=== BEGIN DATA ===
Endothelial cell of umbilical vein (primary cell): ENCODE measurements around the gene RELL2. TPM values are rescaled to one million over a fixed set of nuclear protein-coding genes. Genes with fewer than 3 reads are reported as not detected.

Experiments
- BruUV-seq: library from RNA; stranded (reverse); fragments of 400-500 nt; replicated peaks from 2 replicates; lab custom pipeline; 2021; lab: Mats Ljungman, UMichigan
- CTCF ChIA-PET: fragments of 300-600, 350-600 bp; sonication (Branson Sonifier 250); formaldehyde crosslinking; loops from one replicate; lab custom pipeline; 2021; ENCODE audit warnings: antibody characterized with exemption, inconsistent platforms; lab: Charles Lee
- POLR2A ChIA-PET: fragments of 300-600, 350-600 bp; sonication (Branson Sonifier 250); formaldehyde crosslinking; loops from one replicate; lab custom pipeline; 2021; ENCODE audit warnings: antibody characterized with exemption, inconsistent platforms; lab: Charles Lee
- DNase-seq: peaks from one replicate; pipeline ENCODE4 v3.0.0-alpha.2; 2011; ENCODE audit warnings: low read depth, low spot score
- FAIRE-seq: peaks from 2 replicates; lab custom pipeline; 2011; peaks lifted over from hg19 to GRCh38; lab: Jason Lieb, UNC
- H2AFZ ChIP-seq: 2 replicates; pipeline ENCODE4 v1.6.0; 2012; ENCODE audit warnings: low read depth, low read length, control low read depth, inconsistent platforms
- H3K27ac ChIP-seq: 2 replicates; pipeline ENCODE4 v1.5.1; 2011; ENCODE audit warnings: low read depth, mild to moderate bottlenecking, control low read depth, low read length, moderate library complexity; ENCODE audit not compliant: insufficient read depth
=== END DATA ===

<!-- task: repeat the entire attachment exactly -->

Endothelial cell of umbilical vein (primary cell): ENCODE measurements around the gene RELL2. TPM values are rescaled to one million over a fixed set of nuclear protein-coding genes. Genes with fewer than 3 reads are reported as not detected.

Experiments
- BruUV-seq: library from RNA; stranded (reverse); fragments of 400-500 nt; replicated peaks from 2 replicates; lab custom pipeline; 2021; lab: Mats Ljungman, UMichigan
- CTCF ChIA-PET: fragments of 300-600, 350-600 bp; sonication (Branson Sonifier 250); formaldehyde crosslinking; loops from one replicate; lab custom pipeline; 2021; ENCODE audit warnings: antibody characterized with exemption, inconsistent platforms; lab: Charles Lee
- POLR2A ChIA-PET: fragments of 300-600, 350-600 bp; sonication (Branson Sonifier 250); formaldehyde crosslinking; loops from one replicate; lab custom pipeline; 2021; ENCODE audit warnings: antibody characterized with exemption, inconsistent platforms; lab: Charles Lee
- DNase-seq: peaks from one replicate; pipeline ENCODE4 v3.0.0-alpha.2; 2011; ENCODE audit warnings: low read depth, low spot score
- FAIRE-seq: peaks from 2 replicates; lab custom pipeline; 2011; peaks lifted over from hg19 to GRCh38; lab: Jason Lieb, UNC
- H2AFZ ChIP-seq: 2 replicates; pipeline ENCODE4 v1.6.0; 2012; ENCODE audit warnings: low read depth, low read length, control low read depth, inconsistent platforms
- H3K27ac ChIP-seq: 2 replicates; pipeline ENCODE4 v1.5.1; 2011; ENCODE audit warnings: low read depth, mild to moderate bottlenecking, control low read depth, low read length, moderate library complexity; ENCODE audit not compliant: insufficient read depth